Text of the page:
I was walking as fast as I could as the incline increased. Perspiration bloomed at my forehead and chest, and my legs were straining. The thundering in my head seemed reasonable: 136 beats per minute and rising. It was hard to talk, so I concentrated on breathing steadily, mouth slightly open to allow more oxygen. I noted the rate of speed– 4.5 miles per hour on a good incline.
“Had enough?” the nurse asked after fifteen minutes.
“I’m getting a bit tired,” I replied, “but I want to–”
“You’re right up there for having taken your beta blocker last night. Did just great.”
And with that she slowed down the treadmill and I had no choice but to jump off, lie down and be still as possible so I could submit to the echocardiogram procedure. I was courteously commanded to hold my breath over and over although I was desperate for air. Breathe quickly, hold again, my lungs ready to burst, the muscle of my heart working furiously. But the beats were even and they slowed gradually. In less than five minutes I was on my feet, breath easy, no pain. Still, I had wanted to go longer on the treadmill, work harder, until I could do no more. How much better could I have managed this time? Had the daily walking in every sort of weather and hiking in the woods on week-ends plus roller skating a few times, random dancing in the living room–had they made enough difference to improve my heart’s strength and overall functioning? Were the arteries still good enough?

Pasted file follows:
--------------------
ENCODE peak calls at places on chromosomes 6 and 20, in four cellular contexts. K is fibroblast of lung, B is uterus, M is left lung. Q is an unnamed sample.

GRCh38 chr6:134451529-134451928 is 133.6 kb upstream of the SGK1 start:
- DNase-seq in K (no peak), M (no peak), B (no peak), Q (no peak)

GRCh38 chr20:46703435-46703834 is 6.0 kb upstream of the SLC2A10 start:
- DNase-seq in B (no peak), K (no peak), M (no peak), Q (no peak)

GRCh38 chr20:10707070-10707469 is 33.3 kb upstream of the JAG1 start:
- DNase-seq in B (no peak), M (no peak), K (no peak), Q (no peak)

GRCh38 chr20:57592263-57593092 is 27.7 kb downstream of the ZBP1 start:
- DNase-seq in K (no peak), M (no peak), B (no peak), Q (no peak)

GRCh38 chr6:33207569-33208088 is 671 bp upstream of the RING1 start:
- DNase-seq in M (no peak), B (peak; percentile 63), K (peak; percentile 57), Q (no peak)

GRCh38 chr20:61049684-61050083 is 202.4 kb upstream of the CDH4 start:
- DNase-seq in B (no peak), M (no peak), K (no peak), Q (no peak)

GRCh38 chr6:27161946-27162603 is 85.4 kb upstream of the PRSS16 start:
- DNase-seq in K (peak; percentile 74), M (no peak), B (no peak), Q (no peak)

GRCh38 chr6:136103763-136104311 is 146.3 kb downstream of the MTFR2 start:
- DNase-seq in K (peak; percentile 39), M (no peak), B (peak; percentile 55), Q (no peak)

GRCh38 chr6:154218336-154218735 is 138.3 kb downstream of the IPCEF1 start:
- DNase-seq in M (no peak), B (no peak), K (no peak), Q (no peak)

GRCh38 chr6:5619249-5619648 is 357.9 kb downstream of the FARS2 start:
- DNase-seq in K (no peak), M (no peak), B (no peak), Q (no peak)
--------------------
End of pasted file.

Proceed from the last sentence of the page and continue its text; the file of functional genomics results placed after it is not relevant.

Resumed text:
“I train for this every year, you know,” I said before leaving the cardiovascular institute staff. They laughed. “Okay, it’s not a marathon, but it’s a little sprint, and I exercise as much as I can. I almost look forward to it–it’s a challenge. See you next week for the results.”
Every year I enter and depart the medical building, my previous visits are recalled. This is not just because I am hoping to mark progress and express gratitude. When I stand in front of the elevator, I can see the hospital where I’ve arrived by ambulance more times than I want to recall. It is also the place where my cardiologist–capable, good-humored, frank, and attentive (what more could I ask for?)–saved my life by propping open a narrowed artery with two stent implants. He has accomplished even more by motivating me to change my thinking about health and well-being.
Still, there is a greater reason I pause at the window. My father was a patient in that very hospital at age eighty-three. He and my mother were visiting four of their children and a few grandchildren here in the Pacific Northwest when he became very ill. He had already survived a heart attack when he was seventy-one and had managed well enough in the intervening years. But the quadruple bypass he ended up having during that visit did not go well. Although he was released from the hospital, we all knew he was not long with us. The day the procedure dramatically failed, I sat with my arms around him, listening to the siren wind up the hills to my sister’s house. The EMTs had to pry my arms away. We had all gathered to spend time with him; our beloved father passed not long after.